1148. Bipolar General — My Forever War with Mental Illness
Gregg F. Martin
“It was seven years ago that I began my road to recovery. Once I started taking lithium as a medication, it stabilized my brain. We moved to Florida, and I’ve essentially been rebuilding my career and creating a whole new life. I discovered my purpose about three years ago: It is sharing my bipolar story to help stop the stigma around mental illness, promote recovery and save lives. I’m accomplishing my purpose through speaking, writing, and conferring. It is very rewarding. I’ve gotten great feedback from all kinds of people: military, veterans, medical professionals, and the general population. And that’s really the sweet spot for me, given my talents and natural inclinations. The response to the 20 plus articles that I’ve had published has been phenomenal. There’s probably 60 or 70 interviews and podcasts on my website with overwhelmingly positive response. So I want to keep sharing my story and I’m basically increasing my reach. For example, more medical professionals are interested in my story. They call a person like me an expert because of my lived experience. Some of the leading psychiatrists and researchers in the mental health field in the world are calling on me, asking me to be a part of their research teams. Would I come and speak at their medical school? And so I’m hoping that the combination of speaking engagements and the promotion of the book will continue to propel the story forward with the hope of saving lives.”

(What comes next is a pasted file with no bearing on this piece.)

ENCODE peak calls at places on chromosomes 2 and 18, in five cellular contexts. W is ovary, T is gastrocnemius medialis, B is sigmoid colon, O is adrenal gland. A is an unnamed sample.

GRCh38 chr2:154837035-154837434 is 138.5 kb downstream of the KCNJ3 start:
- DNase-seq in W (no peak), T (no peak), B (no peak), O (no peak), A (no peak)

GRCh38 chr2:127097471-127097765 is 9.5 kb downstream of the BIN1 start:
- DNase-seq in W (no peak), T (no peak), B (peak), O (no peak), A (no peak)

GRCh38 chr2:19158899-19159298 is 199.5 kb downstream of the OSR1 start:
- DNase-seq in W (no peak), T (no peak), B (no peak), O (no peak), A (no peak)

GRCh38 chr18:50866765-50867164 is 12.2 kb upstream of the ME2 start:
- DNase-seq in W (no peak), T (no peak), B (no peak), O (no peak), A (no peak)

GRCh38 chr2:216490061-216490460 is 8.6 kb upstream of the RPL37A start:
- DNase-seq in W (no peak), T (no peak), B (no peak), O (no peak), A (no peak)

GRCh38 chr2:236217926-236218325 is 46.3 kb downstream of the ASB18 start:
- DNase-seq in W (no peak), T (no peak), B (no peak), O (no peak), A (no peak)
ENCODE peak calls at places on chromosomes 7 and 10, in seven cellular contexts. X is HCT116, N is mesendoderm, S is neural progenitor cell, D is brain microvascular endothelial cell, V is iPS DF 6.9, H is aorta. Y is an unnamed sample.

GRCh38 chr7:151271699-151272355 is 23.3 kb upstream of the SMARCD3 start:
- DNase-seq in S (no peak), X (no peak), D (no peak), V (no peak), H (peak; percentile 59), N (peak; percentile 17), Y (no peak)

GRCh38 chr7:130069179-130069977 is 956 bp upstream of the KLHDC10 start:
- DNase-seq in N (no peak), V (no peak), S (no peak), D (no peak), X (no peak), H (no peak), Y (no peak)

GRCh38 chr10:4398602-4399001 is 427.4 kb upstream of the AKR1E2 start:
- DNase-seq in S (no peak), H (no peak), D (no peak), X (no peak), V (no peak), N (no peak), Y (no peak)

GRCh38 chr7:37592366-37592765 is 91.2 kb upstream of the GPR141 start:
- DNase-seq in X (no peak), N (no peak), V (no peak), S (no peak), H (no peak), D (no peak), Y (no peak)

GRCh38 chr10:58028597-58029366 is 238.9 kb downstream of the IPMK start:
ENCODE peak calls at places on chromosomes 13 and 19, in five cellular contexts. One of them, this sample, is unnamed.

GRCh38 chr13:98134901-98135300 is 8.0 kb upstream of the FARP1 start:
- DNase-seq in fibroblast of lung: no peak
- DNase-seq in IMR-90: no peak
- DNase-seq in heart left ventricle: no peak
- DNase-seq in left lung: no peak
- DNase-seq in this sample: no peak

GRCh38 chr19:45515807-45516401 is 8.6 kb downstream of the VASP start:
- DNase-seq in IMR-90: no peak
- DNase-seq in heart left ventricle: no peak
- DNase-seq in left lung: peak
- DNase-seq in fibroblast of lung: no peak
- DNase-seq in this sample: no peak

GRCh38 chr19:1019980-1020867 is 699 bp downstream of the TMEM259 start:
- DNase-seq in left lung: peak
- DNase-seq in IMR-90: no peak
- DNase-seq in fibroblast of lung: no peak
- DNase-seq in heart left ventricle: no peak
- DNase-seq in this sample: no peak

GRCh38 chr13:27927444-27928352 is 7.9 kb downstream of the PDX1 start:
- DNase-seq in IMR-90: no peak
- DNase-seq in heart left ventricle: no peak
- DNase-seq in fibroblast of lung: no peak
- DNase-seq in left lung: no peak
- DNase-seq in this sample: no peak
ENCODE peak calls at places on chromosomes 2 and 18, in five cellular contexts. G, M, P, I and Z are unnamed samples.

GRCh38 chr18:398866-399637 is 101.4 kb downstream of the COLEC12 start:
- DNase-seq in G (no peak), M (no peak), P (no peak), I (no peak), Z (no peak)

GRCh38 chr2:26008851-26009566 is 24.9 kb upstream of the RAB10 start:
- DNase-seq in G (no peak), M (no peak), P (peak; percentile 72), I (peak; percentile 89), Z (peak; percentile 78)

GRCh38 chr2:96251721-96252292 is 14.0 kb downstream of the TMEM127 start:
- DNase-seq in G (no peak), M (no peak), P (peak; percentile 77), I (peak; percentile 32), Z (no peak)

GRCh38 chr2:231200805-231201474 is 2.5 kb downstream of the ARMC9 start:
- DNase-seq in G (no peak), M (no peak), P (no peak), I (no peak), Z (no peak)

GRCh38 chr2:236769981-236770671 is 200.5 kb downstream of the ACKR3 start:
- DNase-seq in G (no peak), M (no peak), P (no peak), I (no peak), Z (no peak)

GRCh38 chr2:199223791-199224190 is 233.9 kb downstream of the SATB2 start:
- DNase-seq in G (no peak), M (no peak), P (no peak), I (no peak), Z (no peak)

Gregg F. Martin, PhD, Major General, US Army (Retired), served on active duty for 36 years, until May 2015. He is a combat veteran, Bipolar Survivor, Airborne-Ranger-Engineer qualified soldier, and Army Strategist. He holds a Ph.D. and two master’s degrees from MIT, master’s degrees in national security strategy from both the Army and Naval war colleges, and a bachelor’s degree from West Point. He commanded an engineer company, battalion, the 130th Engineer Brigade in combat during the first year of the Iraq War, commanded the Corps of Engineers Northwest Division, was Commandant of the Army Engineer School, commanded Fort Leonard Wood, and was Deputy Commanding General of Third Army/US Army Central, Commandant of the Army War College, and President of National Defense University.
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